According to this report, Jelmer Eerkens (UC Davis) and Alex de Voogt (American Museum of Natural History) assembled and analyzed a set of 110 carefully dated, cube-shaped dice and made the following main findings (their full paper is available here):
• Dice made before 400, or in Roman times, are highly variable in shape, size, material and configuration of numbers.
• Dice are very rare between 400 and 1100, corresponding to the Dark Ages.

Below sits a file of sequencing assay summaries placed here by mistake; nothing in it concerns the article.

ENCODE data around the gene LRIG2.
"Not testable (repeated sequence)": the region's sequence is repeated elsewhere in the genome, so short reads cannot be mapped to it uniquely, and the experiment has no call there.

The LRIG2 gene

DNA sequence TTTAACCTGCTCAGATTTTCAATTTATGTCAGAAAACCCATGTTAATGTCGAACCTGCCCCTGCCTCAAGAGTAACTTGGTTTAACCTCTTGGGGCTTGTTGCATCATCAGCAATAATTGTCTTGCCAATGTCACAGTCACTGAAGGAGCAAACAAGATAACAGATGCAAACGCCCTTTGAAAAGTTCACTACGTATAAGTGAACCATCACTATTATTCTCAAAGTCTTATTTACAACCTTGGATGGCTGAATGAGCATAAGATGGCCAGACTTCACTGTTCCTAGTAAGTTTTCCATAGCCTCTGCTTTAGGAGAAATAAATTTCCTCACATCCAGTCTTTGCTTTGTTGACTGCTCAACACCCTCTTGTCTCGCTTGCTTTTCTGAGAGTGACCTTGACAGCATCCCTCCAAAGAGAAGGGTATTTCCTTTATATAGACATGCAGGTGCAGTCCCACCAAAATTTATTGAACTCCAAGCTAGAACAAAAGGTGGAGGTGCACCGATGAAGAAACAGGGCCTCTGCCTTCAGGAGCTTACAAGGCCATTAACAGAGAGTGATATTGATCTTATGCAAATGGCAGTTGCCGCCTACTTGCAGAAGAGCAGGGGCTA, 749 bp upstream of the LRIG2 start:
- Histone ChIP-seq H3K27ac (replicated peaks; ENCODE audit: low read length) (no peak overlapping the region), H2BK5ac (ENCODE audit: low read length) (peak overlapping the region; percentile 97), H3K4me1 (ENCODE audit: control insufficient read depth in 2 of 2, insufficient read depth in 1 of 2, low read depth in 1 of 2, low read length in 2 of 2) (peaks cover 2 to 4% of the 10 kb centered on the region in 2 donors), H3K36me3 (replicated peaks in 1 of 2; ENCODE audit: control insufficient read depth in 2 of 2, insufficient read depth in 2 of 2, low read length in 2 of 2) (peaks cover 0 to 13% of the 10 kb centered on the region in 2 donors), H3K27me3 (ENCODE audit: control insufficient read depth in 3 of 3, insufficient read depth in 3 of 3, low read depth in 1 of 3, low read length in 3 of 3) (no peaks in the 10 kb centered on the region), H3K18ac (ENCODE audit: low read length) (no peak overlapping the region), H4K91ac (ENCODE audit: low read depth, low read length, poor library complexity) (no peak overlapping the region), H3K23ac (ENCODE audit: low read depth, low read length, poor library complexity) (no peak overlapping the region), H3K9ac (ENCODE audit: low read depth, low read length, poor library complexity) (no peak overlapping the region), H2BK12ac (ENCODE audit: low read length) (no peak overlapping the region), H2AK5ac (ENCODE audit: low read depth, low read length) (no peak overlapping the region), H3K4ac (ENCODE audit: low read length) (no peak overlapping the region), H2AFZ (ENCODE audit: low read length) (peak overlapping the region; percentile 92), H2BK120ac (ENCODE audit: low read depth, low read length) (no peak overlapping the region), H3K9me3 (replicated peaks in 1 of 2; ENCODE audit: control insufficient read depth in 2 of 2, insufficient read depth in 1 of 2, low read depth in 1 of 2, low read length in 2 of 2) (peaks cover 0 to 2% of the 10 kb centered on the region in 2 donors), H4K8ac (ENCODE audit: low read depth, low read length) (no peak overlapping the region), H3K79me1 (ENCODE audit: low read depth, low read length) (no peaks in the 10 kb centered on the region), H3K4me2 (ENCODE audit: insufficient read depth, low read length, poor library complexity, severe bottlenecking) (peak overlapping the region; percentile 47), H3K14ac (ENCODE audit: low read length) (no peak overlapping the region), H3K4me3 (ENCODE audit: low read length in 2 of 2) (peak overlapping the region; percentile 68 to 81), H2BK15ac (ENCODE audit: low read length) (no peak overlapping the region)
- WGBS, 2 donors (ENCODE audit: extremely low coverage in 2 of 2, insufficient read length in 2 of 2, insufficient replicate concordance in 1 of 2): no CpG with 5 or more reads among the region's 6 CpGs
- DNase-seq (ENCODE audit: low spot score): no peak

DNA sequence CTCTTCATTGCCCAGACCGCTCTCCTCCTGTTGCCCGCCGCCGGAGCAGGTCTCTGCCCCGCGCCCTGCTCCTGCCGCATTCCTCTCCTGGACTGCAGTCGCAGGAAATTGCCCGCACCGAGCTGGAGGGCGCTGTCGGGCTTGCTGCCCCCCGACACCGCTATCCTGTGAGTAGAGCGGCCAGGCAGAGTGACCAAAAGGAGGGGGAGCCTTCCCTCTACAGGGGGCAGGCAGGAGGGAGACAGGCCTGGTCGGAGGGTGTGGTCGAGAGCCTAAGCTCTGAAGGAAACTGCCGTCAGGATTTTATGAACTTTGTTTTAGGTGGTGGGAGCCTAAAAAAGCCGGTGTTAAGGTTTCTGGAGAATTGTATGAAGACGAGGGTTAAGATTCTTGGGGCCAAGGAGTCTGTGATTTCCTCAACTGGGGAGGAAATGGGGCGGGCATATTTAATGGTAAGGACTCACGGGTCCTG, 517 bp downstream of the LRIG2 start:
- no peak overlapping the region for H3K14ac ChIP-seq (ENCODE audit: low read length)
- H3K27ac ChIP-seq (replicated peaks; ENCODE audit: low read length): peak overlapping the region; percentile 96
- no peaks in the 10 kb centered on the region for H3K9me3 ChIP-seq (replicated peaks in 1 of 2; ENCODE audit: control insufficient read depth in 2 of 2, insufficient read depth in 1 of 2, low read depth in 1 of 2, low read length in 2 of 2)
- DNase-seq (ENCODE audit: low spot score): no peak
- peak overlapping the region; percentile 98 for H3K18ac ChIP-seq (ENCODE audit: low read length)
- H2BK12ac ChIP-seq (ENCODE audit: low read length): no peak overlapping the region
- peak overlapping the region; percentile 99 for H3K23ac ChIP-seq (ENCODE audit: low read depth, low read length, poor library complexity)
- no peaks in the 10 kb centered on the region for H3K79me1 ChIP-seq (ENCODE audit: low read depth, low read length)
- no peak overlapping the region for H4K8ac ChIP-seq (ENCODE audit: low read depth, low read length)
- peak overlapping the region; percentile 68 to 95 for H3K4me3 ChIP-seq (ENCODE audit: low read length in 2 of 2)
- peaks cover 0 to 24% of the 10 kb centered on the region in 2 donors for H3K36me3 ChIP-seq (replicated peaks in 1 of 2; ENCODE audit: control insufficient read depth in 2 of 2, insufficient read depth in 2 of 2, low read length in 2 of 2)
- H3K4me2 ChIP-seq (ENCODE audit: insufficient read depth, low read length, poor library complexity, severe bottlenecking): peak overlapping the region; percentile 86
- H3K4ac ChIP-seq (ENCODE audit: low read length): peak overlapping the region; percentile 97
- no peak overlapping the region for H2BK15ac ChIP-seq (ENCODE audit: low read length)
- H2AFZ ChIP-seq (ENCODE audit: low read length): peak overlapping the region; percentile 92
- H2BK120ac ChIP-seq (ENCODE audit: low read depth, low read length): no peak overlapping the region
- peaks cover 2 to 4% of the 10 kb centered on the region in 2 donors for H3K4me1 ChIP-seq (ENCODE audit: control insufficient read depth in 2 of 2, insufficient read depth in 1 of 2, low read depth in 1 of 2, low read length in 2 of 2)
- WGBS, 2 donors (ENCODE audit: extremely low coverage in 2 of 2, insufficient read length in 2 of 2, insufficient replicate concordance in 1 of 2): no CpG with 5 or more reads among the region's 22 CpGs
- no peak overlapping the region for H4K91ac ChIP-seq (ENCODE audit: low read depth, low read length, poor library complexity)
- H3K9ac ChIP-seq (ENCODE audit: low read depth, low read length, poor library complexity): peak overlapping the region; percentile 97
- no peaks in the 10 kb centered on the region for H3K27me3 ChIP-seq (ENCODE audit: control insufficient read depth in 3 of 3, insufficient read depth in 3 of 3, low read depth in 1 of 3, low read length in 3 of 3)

• When dice reappear around 1100 they are predominantly in the “primes” configuration, where opposite numbers tally to prime numbers (1-2; 3-4; 5-6), a numbering style that was also popular in ancient Mesopotamia and Egypt. Early medieval dice also tend to be quite small relative to their Roman predecessors.
• Around 1450 the numbering system quickly changed to “sevens” where opposite sides add up to seven (6-1; 5-2; 3-4). Dice also became highly standardized in shape, and also were made larger again.